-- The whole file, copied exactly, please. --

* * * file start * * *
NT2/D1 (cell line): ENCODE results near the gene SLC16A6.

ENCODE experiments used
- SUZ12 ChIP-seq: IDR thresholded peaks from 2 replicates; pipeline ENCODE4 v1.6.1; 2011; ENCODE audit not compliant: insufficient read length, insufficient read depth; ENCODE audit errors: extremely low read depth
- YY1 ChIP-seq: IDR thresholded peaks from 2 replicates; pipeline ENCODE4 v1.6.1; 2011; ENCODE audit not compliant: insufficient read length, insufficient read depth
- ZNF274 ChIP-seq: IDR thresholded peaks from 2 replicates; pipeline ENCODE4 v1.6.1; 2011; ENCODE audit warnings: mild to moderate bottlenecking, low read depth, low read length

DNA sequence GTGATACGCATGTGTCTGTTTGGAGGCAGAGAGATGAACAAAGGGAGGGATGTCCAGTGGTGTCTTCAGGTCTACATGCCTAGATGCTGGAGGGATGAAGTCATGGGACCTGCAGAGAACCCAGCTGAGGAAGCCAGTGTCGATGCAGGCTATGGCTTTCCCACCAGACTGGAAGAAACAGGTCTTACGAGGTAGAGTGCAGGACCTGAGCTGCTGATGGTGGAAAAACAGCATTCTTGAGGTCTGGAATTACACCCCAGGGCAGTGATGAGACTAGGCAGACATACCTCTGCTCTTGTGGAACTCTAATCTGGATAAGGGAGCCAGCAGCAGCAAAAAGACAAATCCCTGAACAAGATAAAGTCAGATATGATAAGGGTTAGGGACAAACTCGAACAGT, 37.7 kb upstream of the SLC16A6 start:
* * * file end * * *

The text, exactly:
NT2/D1 (cell line): ENCODE results near the gene SLC16A6.

ENCODE experiments used
- SUZ12 ChIP-seq: IDR thresholded peaks from 2 replicates; pipeline ENCODE4 v1.6.1; 2011; ENCODE audit not compliant: insufficient read length, insufficient read depth; ENCODE audit errors: extremely low read depth
- YY1 ChIP-seq: IDR thresholded peaks from 2 replicates; pipeline ENCODE4 v1.6.1; 2011; ENCODE audit not compliant: insufficient read length, insufficient read depth
- ZNF274 ChIP-seq: IDR thresholded peaks from 2 replicates; pipeline ENCODE4 v1.6.1; 2011; ENCODE audit warnings: mild to moderate bottlenecking, low read depth, low read length

DNA sequence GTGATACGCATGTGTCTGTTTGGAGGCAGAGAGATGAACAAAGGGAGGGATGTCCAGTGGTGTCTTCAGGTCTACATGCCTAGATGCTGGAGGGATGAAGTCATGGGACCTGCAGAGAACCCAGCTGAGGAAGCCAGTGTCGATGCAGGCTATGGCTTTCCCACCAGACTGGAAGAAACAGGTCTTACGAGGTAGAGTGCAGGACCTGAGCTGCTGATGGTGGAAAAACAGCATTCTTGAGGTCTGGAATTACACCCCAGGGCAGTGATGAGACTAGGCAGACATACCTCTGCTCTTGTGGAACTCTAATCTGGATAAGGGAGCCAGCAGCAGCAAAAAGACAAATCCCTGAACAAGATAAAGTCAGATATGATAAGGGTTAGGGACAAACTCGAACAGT, 37.7 kb upstream of the SLC16A6 start: